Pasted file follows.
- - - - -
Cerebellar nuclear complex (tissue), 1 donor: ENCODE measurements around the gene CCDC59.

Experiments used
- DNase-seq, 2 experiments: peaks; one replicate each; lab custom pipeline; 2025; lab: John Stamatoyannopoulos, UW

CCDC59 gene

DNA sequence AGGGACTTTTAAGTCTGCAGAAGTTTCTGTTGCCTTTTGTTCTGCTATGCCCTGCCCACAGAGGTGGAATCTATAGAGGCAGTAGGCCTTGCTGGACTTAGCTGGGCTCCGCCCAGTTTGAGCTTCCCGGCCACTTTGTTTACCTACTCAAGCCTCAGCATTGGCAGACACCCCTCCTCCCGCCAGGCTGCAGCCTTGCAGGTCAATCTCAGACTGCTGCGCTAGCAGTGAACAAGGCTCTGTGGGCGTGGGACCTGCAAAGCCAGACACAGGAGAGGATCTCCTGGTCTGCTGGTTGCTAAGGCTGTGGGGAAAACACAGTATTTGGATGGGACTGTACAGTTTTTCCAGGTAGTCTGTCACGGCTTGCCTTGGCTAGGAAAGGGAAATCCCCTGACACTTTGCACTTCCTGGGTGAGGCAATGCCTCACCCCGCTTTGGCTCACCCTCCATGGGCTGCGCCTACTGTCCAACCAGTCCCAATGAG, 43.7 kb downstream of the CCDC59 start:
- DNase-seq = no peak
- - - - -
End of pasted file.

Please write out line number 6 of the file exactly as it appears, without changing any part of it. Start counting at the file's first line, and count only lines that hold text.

- DNase-seq = no peak